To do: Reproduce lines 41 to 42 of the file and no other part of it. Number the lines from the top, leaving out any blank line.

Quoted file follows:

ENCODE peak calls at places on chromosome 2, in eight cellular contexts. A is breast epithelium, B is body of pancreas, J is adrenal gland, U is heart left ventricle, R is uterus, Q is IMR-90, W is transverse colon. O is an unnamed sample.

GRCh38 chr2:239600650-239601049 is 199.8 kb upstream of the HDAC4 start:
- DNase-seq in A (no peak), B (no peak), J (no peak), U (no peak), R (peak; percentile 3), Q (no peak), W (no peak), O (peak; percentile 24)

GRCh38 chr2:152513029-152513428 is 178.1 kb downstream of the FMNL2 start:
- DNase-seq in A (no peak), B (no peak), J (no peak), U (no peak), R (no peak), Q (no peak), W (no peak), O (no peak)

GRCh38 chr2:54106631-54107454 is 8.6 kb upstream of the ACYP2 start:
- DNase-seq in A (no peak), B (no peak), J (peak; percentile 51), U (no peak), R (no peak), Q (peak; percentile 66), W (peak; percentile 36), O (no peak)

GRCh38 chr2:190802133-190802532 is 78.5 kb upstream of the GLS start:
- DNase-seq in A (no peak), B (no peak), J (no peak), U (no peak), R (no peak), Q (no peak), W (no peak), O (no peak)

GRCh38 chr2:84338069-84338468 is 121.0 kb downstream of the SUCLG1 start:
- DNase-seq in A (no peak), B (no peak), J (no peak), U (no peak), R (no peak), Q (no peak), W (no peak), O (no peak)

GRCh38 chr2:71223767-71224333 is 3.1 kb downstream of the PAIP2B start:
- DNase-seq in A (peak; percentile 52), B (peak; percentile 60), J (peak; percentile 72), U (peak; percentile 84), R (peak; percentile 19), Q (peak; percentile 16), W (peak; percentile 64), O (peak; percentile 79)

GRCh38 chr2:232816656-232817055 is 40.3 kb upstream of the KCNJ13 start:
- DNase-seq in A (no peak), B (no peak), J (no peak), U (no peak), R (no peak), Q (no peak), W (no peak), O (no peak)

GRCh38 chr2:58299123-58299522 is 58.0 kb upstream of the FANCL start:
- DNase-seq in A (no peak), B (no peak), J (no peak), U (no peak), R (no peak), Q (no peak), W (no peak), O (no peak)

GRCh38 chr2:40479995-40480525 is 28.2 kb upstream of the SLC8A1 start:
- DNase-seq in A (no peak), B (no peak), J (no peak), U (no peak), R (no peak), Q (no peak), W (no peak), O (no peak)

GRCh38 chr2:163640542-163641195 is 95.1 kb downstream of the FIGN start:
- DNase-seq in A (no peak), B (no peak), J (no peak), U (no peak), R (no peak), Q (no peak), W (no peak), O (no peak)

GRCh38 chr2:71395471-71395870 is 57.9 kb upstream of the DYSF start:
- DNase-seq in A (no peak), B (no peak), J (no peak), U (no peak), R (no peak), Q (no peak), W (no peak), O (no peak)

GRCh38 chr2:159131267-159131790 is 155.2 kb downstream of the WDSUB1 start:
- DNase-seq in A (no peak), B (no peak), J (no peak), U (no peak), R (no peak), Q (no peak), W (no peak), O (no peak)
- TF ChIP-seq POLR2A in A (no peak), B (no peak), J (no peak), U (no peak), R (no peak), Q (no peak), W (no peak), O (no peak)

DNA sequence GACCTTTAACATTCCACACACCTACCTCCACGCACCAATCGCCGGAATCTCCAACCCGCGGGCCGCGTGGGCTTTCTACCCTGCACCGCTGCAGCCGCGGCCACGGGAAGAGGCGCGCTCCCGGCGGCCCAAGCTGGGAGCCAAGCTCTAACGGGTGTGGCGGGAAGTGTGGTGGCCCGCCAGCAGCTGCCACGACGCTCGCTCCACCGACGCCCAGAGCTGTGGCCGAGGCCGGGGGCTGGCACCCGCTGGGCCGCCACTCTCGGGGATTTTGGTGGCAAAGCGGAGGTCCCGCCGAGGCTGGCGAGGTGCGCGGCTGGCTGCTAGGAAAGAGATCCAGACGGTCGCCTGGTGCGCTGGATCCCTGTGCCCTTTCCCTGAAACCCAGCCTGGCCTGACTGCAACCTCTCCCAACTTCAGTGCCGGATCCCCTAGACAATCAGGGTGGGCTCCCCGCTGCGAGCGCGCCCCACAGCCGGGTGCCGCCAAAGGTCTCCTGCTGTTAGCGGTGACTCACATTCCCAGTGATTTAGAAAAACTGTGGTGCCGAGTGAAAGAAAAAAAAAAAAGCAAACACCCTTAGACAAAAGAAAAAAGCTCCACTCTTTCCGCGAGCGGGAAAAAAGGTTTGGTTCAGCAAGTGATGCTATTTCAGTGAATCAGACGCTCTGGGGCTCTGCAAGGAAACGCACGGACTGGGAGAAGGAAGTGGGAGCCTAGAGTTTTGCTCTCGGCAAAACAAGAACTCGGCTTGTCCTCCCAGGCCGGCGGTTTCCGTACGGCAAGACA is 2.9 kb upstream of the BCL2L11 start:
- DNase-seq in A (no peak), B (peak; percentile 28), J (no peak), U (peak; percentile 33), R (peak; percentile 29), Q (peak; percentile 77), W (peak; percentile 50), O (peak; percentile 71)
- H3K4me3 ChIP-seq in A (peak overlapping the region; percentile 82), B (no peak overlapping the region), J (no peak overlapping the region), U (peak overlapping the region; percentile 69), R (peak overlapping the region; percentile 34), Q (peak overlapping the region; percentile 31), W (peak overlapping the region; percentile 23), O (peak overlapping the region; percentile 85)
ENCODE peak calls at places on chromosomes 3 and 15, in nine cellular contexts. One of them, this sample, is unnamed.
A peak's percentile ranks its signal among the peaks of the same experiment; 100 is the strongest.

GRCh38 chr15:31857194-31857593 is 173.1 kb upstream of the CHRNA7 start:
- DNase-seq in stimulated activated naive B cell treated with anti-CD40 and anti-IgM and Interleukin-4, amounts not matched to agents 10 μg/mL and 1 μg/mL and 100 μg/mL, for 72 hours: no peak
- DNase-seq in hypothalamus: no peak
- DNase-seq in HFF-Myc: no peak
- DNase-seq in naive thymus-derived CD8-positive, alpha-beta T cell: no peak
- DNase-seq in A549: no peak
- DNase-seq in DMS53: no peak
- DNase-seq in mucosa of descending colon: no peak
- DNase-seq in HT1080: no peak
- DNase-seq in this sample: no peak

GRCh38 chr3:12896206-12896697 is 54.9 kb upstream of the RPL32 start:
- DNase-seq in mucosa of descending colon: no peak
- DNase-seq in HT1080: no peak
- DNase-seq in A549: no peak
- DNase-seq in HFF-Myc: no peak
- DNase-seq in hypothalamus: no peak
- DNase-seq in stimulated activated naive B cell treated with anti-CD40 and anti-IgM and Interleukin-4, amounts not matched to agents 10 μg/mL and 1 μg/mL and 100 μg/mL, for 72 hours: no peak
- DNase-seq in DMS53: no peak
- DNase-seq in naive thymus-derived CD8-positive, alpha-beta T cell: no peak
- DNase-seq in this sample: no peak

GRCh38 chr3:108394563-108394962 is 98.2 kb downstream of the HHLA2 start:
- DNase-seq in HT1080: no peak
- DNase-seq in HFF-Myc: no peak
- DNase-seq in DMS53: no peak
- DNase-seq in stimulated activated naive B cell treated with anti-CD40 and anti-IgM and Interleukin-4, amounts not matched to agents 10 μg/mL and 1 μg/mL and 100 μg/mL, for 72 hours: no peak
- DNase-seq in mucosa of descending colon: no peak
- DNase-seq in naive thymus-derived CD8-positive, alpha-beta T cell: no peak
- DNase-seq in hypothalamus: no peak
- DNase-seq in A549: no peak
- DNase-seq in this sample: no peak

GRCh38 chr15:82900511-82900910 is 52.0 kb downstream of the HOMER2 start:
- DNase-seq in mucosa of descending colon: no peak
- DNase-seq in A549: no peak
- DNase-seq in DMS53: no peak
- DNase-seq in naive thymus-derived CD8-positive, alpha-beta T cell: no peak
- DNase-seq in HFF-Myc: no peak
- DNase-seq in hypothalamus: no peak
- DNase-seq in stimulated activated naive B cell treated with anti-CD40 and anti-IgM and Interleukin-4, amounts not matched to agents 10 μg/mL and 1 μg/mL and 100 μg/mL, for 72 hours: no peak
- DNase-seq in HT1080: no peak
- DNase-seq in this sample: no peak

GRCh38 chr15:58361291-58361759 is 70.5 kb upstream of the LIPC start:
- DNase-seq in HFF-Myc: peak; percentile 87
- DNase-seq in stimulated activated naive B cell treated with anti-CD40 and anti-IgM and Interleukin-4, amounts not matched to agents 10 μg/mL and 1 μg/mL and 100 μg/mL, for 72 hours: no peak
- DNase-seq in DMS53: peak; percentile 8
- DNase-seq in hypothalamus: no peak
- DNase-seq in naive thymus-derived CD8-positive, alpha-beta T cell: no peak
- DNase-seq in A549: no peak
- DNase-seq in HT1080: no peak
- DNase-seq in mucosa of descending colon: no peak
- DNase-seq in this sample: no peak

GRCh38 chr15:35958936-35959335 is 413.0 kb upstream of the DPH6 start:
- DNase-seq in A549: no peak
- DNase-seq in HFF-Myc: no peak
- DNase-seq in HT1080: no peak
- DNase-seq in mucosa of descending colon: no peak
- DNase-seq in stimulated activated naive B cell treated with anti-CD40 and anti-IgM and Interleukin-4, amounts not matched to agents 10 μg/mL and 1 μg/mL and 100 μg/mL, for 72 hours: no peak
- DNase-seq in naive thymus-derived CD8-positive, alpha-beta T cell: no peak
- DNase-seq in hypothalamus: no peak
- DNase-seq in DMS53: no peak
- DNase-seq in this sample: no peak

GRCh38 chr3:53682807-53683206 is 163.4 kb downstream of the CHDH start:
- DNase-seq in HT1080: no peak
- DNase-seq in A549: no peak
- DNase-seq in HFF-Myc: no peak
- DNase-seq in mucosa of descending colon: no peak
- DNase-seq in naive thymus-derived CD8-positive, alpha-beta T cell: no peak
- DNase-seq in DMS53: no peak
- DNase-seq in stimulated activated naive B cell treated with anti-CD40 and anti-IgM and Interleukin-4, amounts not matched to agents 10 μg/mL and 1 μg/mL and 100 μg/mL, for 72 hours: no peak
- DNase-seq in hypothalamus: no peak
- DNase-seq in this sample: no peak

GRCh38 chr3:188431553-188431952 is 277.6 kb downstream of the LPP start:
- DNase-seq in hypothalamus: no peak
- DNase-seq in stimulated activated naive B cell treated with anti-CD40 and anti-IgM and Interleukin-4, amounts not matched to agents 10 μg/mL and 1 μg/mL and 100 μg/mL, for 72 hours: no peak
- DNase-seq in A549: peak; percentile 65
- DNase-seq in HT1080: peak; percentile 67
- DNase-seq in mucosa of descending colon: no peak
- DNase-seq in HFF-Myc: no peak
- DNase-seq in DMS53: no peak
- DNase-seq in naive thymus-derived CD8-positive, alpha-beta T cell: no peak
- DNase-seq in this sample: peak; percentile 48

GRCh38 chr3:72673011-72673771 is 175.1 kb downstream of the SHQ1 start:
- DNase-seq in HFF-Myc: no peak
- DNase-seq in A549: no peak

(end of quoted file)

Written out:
- DNase-seq in this sample: no peak

GRCh38 chr3:12896206-12896697 is 54.9 kb upstream of the RPL32 start: